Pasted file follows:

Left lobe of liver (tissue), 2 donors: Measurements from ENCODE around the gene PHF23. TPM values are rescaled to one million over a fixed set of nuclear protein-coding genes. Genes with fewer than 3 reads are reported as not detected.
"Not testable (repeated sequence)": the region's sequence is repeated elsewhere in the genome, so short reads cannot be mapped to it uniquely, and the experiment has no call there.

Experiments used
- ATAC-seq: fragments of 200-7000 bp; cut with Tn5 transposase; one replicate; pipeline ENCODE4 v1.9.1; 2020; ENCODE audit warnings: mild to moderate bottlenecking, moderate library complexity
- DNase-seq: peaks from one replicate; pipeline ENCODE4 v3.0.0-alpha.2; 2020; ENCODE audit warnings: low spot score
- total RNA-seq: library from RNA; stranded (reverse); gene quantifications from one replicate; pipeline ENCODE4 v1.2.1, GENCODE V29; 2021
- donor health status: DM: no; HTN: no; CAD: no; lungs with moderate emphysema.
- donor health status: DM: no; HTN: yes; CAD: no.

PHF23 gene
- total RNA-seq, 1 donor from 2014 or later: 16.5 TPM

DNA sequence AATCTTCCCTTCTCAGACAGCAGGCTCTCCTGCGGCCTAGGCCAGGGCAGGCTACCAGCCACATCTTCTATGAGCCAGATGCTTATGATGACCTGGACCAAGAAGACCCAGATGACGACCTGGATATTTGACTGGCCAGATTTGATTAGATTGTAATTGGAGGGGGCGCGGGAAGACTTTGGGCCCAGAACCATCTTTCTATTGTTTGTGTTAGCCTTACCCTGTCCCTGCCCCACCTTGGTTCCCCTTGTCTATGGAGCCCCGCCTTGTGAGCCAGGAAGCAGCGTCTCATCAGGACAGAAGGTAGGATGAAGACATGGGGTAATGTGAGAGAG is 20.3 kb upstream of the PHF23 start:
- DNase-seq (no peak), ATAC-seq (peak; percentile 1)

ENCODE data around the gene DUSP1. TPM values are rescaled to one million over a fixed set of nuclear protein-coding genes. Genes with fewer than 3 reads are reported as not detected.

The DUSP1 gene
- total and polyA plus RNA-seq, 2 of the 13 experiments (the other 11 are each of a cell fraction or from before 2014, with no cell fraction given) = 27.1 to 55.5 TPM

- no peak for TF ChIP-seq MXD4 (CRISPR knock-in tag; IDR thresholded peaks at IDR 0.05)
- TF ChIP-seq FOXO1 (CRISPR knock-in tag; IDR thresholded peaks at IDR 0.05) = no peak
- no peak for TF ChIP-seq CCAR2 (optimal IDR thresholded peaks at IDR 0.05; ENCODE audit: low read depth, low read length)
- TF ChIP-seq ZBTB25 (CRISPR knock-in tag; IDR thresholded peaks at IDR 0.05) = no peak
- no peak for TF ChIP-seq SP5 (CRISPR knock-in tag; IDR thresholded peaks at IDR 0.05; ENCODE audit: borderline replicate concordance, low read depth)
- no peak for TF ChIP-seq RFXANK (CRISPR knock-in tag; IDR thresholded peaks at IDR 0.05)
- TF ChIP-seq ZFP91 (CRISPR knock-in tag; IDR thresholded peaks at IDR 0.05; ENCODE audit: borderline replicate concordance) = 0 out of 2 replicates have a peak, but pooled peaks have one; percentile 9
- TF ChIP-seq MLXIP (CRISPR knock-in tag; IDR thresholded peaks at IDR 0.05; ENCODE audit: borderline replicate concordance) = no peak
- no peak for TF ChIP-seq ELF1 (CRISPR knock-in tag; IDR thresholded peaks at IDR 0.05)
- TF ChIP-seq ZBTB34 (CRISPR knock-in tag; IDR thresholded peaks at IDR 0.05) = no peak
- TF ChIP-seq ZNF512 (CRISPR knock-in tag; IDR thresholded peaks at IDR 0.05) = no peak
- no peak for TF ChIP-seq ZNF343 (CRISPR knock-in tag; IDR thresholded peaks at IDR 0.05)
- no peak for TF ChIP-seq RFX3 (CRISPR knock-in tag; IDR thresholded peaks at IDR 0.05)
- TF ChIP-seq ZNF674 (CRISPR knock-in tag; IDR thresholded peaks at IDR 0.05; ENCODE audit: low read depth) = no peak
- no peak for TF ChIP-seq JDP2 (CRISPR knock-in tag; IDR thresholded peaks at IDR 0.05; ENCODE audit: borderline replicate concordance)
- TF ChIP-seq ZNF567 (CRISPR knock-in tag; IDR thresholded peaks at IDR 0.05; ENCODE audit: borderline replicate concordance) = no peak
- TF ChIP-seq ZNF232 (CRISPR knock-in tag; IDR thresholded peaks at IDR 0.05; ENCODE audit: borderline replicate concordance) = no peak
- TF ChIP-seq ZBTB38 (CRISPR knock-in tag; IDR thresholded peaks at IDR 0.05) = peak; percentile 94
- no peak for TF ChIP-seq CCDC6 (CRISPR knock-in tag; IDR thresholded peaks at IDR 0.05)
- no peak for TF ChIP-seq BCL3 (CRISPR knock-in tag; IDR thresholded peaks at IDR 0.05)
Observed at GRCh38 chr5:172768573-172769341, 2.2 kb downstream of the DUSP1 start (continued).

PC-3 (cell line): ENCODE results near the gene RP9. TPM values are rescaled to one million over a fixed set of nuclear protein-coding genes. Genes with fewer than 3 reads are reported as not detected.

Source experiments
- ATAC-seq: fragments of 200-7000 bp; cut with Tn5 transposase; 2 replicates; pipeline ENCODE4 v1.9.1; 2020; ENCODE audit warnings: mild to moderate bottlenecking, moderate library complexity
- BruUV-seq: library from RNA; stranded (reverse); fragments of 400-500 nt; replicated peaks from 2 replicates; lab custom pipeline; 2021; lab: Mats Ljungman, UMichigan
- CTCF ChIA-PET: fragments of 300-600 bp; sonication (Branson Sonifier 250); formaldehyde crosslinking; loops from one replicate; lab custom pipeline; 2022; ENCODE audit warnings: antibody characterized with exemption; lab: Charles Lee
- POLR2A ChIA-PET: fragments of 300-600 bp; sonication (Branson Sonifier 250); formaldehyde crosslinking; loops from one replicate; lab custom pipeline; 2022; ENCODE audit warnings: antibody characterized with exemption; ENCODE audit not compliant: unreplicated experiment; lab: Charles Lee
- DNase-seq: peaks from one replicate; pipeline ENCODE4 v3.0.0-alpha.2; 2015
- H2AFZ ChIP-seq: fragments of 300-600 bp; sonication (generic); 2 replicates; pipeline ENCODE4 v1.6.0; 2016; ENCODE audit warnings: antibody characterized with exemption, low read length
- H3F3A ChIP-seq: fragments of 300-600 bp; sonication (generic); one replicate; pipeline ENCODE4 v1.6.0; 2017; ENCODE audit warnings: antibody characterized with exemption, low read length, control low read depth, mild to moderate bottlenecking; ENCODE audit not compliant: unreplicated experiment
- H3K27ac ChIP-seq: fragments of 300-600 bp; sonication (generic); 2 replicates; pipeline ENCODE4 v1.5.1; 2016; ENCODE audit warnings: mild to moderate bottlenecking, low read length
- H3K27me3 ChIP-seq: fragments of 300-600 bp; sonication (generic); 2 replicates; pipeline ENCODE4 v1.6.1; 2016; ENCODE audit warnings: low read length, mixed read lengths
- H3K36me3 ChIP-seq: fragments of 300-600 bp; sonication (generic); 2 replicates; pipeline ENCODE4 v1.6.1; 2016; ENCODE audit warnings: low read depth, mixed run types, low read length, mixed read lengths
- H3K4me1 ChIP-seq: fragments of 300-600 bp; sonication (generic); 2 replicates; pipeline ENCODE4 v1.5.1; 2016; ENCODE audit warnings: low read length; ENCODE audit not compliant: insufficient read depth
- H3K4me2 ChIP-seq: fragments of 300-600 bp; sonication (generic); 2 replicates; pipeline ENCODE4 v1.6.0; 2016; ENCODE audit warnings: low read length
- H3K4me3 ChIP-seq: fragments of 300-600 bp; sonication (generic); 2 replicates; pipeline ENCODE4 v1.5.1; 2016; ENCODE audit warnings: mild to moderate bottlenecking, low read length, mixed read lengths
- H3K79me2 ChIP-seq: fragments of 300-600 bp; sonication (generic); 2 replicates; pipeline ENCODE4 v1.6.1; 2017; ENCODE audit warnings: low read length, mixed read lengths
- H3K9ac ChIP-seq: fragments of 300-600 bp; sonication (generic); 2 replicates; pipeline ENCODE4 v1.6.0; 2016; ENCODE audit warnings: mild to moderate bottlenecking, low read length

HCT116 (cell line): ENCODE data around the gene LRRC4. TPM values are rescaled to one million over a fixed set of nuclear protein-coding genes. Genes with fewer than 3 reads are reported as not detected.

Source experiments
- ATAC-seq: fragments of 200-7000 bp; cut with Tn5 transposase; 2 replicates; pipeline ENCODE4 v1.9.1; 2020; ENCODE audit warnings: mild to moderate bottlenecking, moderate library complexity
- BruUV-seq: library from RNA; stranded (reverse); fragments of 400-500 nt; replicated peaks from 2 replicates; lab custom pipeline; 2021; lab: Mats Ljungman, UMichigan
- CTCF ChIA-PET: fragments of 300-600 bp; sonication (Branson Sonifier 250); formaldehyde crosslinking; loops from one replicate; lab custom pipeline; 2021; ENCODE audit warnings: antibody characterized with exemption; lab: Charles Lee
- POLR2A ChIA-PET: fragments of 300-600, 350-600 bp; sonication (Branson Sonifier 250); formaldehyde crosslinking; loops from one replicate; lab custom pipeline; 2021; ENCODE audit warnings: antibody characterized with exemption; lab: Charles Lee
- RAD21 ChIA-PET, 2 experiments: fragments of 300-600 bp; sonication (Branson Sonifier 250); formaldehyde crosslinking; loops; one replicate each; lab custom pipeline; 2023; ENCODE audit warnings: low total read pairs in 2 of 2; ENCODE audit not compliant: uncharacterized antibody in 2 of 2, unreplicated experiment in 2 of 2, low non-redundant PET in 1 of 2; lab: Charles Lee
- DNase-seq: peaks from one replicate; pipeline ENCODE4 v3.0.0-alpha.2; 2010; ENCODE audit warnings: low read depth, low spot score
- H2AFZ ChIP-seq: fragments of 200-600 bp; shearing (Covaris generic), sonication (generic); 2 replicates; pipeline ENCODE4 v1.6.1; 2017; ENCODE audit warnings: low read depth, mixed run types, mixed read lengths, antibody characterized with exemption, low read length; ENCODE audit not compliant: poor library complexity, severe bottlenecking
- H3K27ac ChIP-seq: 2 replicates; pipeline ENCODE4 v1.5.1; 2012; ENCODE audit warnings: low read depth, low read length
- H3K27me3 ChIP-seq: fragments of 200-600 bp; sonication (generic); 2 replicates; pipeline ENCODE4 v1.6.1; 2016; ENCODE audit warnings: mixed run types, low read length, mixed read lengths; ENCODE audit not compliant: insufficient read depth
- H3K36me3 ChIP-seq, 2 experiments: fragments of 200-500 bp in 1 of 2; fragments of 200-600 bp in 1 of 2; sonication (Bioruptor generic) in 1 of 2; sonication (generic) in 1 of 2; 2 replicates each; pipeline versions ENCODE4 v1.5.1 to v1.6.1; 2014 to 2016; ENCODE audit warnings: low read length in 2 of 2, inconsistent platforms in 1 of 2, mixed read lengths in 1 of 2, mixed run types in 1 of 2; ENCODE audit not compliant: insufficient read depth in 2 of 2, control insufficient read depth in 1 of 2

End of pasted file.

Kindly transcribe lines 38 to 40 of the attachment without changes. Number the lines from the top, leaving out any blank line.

Source experiments
- ATAC-seq: fragments of 200-7000 bp; cut with Tn5 transposase; 2 replicates; pipeline ENCODE4 v1.9.1; 2020; ENCODE audit warnings: mild to moderate bottlenecking, moderate library complexity
- BruUV-seq: library from RNA; stranded (reverse); fragments of 400-500 nt; replicated peaks from 2 replicates; lab custom pipeline; 2021; lab: Mats Ljungman, UMichigan